She continued her inner reminiscing while going from piece to piece.  You could tell each piece unlocked a memory within.  I stood quietly and watched her as she ran her fingers over the furniture like one does the spine of a book after they've read the final chapter.  Estate auctions are like that.  There are always so many memories and so many final chapters.

Later, as I was looking through the household items, she found me and started talking as she picked up a drinking glass with orange and black butterflies decorating every square inch.  "Oh my, Bonnie loved butterflies."  She chuckled.  "She sure did love her butterflies.  Maybe I'll buy a glass as a memorial to Bonnie."

About 2 feet behind where we stood was a small grouping of daffodils rising out of the ground.  "Did Bonnie love to garden to attract the butterflies?" I wondered. She smiled at the visions crossing her mind's eye and turned around to face me.  "See this front yard?  It was full of flowers.  So many flowers.  She had the largest garden I had ever seen and everything was so beautiful and oh, the butterflies were everywhere." Suddenly her smile was gone.  "But then, Bonnie died and Gene, he was too busy to water the gardens and everything died and was gone."  As abruptly as the conversation started, it ended and she walked off.

The auction began and I purchased a delightful yellow enamelware pan, a chippy paint red-handled strainer and primitive pot lid metal wall hangers.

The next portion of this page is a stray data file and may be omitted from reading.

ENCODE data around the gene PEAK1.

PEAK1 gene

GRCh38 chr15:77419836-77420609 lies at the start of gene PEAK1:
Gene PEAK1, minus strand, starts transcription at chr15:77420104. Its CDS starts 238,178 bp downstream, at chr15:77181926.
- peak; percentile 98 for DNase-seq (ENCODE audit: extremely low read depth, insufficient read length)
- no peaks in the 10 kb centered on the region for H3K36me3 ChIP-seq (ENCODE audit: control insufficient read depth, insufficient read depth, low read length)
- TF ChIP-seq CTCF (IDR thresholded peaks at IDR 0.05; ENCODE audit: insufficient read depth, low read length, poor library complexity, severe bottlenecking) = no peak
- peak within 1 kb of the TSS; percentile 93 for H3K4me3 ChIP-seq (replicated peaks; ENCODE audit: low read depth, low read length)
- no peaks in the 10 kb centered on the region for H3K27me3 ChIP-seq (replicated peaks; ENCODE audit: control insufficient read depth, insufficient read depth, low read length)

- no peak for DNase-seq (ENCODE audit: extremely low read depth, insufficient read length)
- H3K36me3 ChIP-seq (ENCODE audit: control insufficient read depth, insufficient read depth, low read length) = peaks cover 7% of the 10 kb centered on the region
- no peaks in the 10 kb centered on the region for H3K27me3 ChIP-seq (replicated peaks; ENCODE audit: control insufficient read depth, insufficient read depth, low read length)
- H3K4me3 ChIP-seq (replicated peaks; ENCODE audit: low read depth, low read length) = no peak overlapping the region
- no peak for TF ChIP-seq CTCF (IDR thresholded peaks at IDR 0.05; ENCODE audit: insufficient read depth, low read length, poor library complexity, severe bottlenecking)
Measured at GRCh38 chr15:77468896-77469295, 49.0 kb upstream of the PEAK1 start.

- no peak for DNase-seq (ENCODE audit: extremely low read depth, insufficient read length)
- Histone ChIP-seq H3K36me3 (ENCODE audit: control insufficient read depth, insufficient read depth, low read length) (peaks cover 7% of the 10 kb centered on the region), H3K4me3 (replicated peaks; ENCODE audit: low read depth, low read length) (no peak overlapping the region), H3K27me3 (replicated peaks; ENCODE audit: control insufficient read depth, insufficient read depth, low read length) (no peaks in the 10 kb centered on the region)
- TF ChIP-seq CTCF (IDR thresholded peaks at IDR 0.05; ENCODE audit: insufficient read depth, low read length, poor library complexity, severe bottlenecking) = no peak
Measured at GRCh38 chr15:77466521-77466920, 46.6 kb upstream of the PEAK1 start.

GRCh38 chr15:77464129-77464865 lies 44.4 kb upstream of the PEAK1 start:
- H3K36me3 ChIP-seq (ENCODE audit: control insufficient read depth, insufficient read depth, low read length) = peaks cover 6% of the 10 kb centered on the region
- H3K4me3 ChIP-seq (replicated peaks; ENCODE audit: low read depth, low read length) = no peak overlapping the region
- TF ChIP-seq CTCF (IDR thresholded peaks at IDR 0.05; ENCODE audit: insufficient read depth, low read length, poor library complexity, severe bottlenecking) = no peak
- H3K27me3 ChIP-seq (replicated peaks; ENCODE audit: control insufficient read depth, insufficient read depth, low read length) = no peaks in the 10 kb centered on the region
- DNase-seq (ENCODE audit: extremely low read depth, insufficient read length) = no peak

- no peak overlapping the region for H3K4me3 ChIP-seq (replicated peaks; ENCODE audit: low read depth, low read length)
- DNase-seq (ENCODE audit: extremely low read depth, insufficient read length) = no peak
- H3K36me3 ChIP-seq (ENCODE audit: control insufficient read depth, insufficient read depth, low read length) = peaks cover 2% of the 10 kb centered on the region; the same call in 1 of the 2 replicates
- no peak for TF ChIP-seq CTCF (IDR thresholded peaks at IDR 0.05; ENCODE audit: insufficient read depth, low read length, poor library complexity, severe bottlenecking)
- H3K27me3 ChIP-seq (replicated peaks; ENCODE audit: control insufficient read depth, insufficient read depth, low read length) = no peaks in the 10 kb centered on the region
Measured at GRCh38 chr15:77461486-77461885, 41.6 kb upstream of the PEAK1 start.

The wind continued to whip, the sun never came out and my teeth started chattering, so I left early without the blue chairs or many of the great primitives that were going to be auctioned off later in the day.  What I left with, though, was a priceless peek into the lives of Bonnie and Gene. And to me,  that was yesterday's greatest treasure.

Friday, March 13, 2015

Maud's Cabinet

Meant-to-be - - -those 3 words sing to me from time to time.  It's like the goosebumps you get when you know something is just right.  And so it was a couple of weeks ago I was perusing a semi-local auction site and noticed a few online as well as in-house auction listings.  Honestly, though, I travel to farm auctions for a reason.  I love the outdoors.  Barns and old farmhouses- - - yes, please!  To be amongst those of all different walks of life:  antique dealers, farmers, Mennonites and the Amish are the most frequent people I meet up with at auctions. Conversations are rich.  Usually there is a good deal of history at farm auctions.  On lucky days, the actual farmhouse is up for auction, so the doors are flung open and all are invited inside to browse.  I have to admit, those are my favorite.  How many wavy-glass-paned kitchen windows have I stared through over the years that face either rolling fields of cattle, or flat fields of corn or wheat; all very picturesque!